IL Feature

The Quest for Motherhood

The Supreme Court’s admonition to a single woman for wanting to be a mother is debatable and begs the question if her marital status is more  important than her financial means or mental health

By Shaan Katari Libby

Surrogacy came into the spotlight on February 5 in Arun Muthuvel vs Union Of India when a woman in her forties was admonished by Supreme Court Justices BV Nagarthana and Augustine George Masih for trying to be a mother outside the institution of marriage.

The bench said: “It is a norm here to become a mother within the institution of marriage. Being a mother outside the institution of marriage is not the norm. We are concerned about it. We are speaking from the point of view of a child’s welfare. Should the institution of marriage survive or not in the country? We are not like Western countries. The institution of marriage has to be protected. You can call us and tag us conservative, and we accept it.”

This may seem harsh and a reminder of the Dark Ages when women cooked, cleaned and produced babies. The Court said in so many words that a woman cannot have everything. But why shouldn’t she have everything? A man can father children at any age, so why can’t a woman be a mother at any age? Why should a government or court decide this? 

Besides, there may be many reasons why a woman does not settle down. She may not have met the right person, she may have had a high pressure job, she may have had to look after ailing family members, she may have had a long term illness…. At the end of the day, we all know whether or not we are capable of being a parent. It is not a decision one takes lightly. And if a woman has the drive and wherewithal to approach a court on this issue, it is unlikely she would be doing so on a whim.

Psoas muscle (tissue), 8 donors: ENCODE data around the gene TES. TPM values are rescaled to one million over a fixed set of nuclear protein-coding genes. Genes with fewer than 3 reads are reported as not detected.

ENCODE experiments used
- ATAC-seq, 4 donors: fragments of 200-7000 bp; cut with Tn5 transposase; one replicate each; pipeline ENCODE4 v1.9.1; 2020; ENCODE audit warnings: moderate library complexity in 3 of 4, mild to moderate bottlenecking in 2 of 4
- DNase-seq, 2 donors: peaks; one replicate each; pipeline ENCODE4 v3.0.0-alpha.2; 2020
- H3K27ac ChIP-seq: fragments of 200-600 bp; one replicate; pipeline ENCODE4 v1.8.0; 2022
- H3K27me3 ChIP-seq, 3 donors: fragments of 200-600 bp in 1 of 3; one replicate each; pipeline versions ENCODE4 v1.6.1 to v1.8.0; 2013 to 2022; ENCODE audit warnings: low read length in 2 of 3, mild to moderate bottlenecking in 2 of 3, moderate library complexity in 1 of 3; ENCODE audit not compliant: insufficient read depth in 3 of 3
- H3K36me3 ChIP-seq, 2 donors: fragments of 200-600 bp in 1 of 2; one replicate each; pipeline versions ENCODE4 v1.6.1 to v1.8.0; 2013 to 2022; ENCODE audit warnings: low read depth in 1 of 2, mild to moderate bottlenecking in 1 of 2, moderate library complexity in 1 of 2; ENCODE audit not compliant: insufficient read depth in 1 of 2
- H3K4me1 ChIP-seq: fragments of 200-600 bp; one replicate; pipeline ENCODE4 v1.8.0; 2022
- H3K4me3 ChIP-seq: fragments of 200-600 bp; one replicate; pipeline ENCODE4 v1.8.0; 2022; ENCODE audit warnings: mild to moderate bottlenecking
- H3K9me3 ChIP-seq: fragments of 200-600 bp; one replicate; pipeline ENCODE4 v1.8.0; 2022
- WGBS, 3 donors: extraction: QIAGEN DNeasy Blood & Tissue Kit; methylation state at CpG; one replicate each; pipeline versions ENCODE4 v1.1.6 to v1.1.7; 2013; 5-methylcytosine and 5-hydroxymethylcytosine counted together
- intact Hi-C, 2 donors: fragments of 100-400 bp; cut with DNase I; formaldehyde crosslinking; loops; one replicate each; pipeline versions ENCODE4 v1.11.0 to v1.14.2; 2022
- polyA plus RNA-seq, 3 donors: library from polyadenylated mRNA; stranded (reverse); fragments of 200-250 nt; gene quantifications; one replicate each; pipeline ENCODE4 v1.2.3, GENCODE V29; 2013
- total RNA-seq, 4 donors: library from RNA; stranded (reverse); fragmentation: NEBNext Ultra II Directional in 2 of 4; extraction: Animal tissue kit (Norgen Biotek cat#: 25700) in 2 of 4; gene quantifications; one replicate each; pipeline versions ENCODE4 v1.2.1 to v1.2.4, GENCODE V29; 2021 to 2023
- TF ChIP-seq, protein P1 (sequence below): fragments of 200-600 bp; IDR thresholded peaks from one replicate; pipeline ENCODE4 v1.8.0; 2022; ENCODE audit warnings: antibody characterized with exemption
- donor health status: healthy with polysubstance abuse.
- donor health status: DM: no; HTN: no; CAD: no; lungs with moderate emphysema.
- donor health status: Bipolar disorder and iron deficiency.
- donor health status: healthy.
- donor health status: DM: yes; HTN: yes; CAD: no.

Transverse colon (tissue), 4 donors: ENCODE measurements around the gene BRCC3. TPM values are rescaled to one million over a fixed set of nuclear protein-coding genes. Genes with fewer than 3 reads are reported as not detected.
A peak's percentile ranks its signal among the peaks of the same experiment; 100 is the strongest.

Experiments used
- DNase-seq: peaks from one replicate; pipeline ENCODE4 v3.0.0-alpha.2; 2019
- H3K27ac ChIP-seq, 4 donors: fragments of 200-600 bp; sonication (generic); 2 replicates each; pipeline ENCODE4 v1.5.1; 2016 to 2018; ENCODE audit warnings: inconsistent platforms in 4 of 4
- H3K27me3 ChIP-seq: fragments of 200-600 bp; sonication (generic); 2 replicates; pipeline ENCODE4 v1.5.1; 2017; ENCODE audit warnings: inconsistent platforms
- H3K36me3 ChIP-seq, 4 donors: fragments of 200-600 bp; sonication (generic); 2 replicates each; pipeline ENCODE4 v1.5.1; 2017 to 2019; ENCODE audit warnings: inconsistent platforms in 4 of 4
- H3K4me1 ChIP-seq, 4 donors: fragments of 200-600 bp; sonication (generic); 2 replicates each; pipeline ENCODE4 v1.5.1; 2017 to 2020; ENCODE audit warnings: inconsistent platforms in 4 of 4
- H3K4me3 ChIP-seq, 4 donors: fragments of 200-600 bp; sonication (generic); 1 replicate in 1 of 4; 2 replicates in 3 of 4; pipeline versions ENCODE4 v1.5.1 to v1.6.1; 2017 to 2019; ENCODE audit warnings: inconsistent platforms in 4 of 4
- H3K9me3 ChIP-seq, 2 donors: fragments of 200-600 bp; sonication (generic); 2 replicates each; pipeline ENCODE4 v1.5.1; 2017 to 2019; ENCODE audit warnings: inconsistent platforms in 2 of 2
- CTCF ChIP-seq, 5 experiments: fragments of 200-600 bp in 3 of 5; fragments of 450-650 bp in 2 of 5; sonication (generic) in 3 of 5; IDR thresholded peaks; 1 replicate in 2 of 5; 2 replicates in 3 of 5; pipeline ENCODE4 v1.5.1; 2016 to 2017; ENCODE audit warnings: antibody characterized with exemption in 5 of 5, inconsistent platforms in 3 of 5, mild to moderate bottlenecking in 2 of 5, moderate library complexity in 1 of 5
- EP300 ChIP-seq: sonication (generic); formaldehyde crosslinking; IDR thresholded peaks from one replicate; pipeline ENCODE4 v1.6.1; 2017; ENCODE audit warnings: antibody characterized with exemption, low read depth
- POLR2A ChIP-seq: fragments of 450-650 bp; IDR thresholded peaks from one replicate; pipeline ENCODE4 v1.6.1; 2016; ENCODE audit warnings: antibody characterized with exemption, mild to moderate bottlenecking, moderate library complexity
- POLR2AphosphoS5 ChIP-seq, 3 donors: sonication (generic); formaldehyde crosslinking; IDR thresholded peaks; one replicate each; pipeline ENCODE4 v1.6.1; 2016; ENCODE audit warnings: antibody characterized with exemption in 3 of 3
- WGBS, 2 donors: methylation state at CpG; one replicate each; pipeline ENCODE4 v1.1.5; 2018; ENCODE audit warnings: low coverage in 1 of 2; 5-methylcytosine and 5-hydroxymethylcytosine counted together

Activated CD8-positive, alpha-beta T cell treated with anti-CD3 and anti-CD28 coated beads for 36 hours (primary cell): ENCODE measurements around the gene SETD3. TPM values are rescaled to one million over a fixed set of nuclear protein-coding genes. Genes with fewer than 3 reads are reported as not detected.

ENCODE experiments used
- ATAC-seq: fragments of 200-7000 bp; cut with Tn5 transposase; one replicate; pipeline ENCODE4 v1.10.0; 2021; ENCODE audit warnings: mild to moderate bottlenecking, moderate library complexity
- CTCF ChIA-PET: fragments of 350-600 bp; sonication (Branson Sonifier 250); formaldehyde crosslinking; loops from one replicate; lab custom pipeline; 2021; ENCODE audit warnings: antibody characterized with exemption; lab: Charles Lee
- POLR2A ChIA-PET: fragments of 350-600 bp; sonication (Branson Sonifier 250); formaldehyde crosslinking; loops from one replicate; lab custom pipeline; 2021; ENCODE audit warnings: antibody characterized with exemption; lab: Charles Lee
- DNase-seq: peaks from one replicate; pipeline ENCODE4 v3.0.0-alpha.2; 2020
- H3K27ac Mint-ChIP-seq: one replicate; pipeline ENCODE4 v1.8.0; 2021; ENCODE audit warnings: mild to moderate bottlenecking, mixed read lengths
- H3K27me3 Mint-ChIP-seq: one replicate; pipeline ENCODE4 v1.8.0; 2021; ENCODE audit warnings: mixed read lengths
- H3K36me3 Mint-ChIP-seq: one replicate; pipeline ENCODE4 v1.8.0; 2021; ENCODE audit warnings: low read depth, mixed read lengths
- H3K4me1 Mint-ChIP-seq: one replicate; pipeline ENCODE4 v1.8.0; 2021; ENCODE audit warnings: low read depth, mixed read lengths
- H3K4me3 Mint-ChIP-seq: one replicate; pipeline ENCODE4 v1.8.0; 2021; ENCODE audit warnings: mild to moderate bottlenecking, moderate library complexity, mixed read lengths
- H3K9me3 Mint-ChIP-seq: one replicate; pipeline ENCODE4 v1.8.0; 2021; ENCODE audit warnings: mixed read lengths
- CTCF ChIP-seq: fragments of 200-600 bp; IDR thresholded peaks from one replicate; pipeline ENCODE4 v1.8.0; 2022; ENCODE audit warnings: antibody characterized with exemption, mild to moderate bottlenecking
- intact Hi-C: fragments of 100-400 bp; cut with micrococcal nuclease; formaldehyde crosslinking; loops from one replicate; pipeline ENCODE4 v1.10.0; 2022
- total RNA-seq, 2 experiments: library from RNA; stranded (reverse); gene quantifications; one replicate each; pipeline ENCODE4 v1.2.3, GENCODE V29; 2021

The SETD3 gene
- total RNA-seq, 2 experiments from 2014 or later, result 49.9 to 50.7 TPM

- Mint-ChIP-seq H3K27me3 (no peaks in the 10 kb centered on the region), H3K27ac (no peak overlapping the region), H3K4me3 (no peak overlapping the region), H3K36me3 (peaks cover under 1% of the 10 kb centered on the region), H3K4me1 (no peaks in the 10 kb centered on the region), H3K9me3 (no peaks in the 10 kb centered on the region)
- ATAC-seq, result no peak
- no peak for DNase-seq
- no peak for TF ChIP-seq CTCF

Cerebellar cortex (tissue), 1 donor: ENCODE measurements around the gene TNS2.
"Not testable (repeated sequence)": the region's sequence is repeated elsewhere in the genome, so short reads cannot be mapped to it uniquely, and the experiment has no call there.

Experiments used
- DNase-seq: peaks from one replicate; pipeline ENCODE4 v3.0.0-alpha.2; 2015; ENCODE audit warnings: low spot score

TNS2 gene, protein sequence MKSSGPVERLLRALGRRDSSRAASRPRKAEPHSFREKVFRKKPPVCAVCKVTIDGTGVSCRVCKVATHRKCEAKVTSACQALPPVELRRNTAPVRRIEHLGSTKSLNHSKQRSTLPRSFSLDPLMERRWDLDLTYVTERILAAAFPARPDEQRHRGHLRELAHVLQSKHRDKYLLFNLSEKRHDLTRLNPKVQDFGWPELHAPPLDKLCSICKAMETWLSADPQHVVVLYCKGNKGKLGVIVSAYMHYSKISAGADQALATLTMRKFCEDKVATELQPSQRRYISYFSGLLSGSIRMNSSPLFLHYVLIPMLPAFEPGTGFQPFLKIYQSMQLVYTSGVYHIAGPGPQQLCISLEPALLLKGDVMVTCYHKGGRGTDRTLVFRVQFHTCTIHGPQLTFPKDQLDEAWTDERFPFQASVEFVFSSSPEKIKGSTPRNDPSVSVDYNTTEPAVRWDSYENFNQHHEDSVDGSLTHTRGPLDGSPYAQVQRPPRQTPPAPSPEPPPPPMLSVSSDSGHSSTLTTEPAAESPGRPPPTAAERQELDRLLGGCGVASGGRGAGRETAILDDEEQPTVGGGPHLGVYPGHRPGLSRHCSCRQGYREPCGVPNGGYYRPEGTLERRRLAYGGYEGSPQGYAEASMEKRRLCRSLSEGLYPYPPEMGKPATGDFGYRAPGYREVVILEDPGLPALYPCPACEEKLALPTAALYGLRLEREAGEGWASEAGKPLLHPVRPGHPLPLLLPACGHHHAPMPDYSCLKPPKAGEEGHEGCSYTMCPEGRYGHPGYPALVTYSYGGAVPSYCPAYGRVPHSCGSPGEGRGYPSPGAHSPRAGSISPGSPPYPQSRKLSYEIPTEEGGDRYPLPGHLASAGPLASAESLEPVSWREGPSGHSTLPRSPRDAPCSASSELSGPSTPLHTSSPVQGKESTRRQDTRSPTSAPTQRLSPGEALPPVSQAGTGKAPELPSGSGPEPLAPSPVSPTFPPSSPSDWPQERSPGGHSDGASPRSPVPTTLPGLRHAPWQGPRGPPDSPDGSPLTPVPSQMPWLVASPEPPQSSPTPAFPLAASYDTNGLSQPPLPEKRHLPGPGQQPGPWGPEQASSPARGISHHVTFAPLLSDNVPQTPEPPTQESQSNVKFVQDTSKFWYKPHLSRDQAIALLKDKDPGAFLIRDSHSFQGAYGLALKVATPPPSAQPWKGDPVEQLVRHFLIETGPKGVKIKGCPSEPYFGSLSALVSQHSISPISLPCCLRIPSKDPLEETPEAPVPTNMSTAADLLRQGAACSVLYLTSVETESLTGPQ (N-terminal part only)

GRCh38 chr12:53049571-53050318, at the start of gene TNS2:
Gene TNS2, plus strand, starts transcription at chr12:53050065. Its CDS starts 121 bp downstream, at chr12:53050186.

A look at surrogacy in India and other jurisdictions shows some interesting facts. To begin with, as per the Hindu Adoption and Maintenance Act, 1956, in India, the following are entitled to adopt—an individual with the capacity and the right to adopt, from someone who has the capacity to give in adoption. Any male Hindu who is of sound mind and not a minor has the capacity to adopt a son without restrictions. A male can only take a daughter in adoption with the consent of his wife unless the wife has completely and finally renounced the world or has ceased to be a Hindu or has been declared by a court of competent jurisdiction to be of unsound mind. Unmarried men are ineligible to adopt female children—for obvious reasons. 

A child of any gender may be adopted by a single female. A female Hindu can adopt provided she is of sound mind and not a minor. An unmarried woman can adopt a child. A married woman can adopt, so also those whose marriage has been dissolved, been widowed or has a husband declared by a competent court to be of unsound mind.

Islam doesn’t recognise absolute adoption. Section 8 of the Guardians and Wards Act, 1890, enables them to take up the guardianship of a child. The Juvenile Justice (Care and Protection of Children) Act, 2000, also empowers Muslims to adopt. Mainstream law enables any individual in India to adopt a child, regardless of religion.

Christians and Parsis also don’t recognise full adoption. In the event that somebody needs to adopt, he can approach the courts and get legitimate consent under the Guardians and Wards Act, 1890. The Act licenses them to take a child under child care. The child, on achieving the age of 18, is allowed to split all associations and leave. He additionally has no lawful privileges of legacy, according to Christian laws. Still, under the Juvenile Justice Act which overrides individual laws, Christians and Parsis can adopt a child.